Kimchi seems to be one of those foods that people either love (with a passion) or hate (with a passion). I am on the loving front. I was first introduced to Korean food about 15 years ago, when I took piano lessons in Rockville, MD. In the same plaza as the piano store, there was a little Korean restaurant we used to go to after lessons. I don't know the real name of the restaurant, and it is unfortunately no longer there. My family called the restaurant "noodle man" because there was a window into the kitchen where we used to watch a man make noodles. It was here that I first fell in love with Korean food.
One of the staples of Korean food is kimchi. Kimchi comes in many varieties, but is most frequently (in my American experience at least) spicy pickled cabbage. It can be bought in Korean grocery stores for just a few dollars, or in American grocery stores for much more. Inspired by the sale on cabbage (30 cents/pound!), I decided to take a stab at making my own kimchi, using a spice packet from an Asian supermarket.
The first step was to soak the vegetables (cabbage and radishes) overnight in salt water.
The next morning, I rinsed the vegetables and mixed them with the spice packet. Then, I put them back in the refrigerator to cure for two more days.
As you can see, while curing the vegetables shriveled up, taking up about 2/3 of their original space.
The kimchi smelled spot-on, spicy and tangy. However, after tasting the kimchi, I realized that my calculations were off. I used twice as much salt in the first soak as was recommended. The kimchi turned out extremely salty. I will have to try this again, paying closer attention to the instructions.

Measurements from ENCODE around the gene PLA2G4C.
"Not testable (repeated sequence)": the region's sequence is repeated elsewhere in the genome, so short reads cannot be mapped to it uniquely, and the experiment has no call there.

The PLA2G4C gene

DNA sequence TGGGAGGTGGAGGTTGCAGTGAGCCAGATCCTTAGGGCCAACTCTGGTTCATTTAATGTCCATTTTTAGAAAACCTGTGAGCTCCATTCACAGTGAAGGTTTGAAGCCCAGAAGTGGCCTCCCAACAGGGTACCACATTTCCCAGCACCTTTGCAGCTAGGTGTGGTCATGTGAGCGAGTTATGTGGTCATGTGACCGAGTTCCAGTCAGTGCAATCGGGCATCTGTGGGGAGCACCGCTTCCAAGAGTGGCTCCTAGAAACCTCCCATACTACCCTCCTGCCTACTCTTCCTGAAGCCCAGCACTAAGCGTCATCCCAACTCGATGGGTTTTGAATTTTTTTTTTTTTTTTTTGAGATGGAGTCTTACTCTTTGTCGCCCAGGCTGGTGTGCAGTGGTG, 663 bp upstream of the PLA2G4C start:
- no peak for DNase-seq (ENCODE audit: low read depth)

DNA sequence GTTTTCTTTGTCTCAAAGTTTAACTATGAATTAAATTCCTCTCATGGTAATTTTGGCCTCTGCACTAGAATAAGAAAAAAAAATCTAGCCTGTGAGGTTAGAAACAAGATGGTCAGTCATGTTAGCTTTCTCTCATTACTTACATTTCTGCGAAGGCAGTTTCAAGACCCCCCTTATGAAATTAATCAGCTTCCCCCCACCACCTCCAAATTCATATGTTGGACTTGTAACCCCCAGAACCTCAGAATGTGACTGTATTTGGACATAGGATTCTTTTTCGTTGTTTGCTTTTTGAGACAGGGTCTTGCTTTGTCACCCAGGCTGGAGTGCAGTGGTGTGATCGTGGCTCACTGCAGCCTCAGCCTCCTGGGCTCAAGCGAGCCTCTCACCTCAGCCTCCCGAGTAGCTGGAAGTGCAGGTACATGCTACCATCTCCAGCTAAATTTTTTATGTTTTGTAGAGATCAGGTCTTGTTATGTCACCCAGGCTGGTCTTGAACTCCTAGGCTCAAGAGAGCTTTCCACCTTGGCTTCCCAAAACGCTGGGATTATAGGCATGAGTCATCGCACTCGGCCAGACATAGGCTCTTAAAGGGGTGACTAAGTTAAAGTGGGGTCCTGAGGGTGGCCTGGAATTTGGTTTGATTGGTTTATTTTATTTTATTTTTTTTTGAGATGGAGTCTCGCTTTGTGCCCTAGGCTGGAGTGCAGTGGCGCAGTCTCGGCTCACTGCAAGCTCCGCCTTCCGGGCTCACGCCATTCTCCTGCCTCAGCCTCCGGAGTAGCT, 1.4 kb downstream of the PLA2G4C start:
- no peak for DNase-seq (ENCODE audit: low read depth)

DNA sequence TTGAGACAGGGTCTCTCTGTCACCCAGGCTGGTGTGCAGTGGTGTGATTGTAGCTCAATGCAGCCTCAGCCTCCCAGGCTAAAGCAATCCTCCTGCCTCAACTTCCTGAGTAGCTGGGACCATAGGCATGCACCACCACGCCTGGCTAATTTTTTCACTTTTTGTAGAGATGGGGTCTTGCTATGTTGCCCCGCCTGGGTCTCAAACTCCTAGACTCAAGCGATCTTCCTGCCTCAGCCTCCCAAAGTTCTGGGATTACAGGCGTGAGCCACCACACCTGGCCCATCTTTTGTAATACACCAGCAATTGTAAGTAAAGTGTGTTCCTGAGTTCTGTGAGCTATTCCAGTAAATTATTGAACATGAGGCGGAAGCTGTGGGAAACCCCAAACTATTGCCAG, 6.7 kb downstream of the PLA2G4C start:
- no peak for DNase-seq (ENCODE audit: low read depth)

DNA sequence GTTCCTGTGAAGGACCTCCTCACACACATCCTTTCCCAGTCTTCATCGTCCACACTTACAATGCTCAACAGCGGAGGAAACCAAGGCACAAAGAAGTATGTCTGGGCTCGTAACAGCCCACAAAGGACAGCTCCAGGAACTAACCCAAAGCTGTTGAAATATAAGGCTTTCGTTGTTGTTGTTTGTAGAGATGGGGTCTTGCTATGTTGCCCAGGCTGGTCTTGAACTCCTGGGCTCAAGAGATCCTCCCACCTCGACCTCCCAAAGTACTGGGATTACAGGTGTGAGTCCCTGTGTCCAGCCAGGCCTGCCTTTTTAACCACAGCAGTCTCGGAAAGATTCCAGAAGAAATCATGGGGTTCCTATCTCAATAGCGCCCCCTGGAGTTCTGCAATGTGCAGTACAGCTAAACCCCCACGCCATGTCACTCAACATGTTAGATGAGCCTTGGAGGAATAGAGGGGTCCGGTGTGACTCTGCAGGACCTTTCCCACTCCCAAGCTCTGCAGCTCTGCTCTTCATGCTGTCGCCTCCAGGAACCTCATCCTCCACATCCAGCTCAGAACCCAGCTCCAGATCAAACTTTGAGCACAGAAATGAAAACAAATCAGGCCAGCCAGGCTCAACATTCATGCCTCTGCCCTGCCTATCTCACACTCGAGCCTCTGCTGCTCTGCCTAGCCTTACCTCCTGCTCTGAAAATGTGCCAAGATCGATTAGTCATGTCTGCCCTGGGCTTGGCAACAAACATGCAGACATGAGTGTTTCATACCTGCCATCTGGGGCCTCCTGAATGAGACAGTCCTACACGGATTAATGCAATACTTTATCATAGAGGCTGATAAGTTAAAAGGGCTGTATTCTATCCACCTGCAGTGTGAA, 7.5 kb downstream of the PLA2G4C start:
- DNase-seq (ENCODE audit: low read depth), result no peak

To make up for my failed kimchi, I decided to try my hand at another Korean dish: japchae. Contrary to many people's preconceived notions, not all Korean food is spicy. Japchae is a pretty mild noodle and vegetable dish. The first step in making my japchae was to boil noodles. Traditionally, japchae is made with sweet potato noodles. I did not have any sweet potato noodles, nor have I ever seen any sweet potato noodles, so I used mung bean noodles instead. Rice noodles would work fine as well.
While the noodles were cooking, I cut up the vegetables I had on hand: green bell pepper, scallions, and onion, along with some tofu. This was not the most exciting vegetable combination ever. If I had planned to cook this dish, I would have picked up more vegetables. While I do not know what vegetables traditionally go into japchae, I think that mushrooms, peppers, snap peas, carrots, or any other colorful vegetable would go well in this dish.
In a large pan, I sauteed the vegetables with garlic in olive oil (obviously), sesame oil and soy sauce. After the noodles were cooked, I drained them and tossed them in sesame oil and soy sauce, and added a little raw cane sugar. Then, I combined the noodles with the vegetables in the large pan and added even more sesame oil and soy sauce.
The recipe I used, modified from a post on www. herbivoracious.com, created a ton of food. I happily had japchae for lunch most of the week. It was especially good when spiced up with some sriracha!